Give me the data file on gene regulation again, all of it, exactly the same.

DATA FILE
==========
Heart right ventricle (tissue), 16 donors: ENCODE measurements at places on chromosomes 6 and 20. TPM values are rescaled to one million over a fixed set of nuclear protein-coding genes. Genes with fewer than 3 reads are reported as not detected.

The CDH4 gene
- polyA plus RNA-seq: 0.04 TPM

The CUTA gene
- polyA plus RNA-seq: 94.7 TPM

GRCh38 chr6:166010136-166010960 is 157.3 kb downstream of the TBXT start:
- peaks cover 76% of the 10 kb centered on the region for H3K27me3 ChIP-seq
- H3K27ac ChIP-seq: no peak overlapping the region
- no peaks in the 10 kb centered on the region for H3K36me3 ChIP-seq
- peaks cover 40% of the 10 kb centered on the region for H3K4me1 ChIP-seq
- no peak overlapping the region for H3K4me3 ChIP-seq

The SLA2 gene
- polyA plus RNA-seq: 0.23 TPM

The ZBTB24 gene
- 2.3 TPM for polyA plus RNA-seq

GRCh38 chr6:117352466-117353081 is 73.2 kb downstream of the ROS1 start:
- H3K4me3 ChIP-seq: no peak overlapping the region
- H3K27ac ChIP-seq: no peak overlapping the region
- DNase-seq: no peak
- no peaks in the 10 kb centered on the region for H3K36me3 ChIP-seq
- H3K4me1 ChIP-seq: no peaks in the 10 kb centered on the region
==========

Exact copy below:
Heart right ventricle (tissue), 16 donors: ENCODE measurements at places on chromosomes 6 and 20. TPM values are rescaled to one million over a fixed set of nuclear protein-coding genes. Genes with fewer than 3 reads are reported as not detected.

The CDH4 gene
- polyA plus RNA-seq: 0.04 TPM

The CUTA gene
- polyA plus RNA-seq: 94.7 TPM

GRCh38 chr6:166010136-166010960 is 157.3 kb downstream of the TBXT start:
- peaks cover 76% of the 10 kb centered on the region for H3K27me3 ChIP-seq
- H3K27ac ChIP-seq: no peak overlapping the region
- no peaks in the 10 kb centered on the region for H3K36me3 ChIP-seq
- peaks cover 40% of the 10 kb centered on the region for H3K4me1 ChIP-seq
- no peak overlapping the region for H3K4me3 ChIP-seq

The SLA2 gene
- polyA plus RNA-seq: 0.23 TPM

The ZBTB24 gene
- 2.3 TPM for polyA plus RNA-seq

GRCh38 chr6:117352466-117353081 is 73.2 kb downstream of the ROS1 start:
- H3K4me3 ChIP-seq: no peak overlapping the region
- H3K27ac ChIP-seq: no peak overlapping the region
- DNase-seq: no peak
- no peaks in the 10 kb centered on the region for H3K36me3 ChIP-seq
- H3K4me1 ChIP-seq: no peaks in the 10 kb centered on the region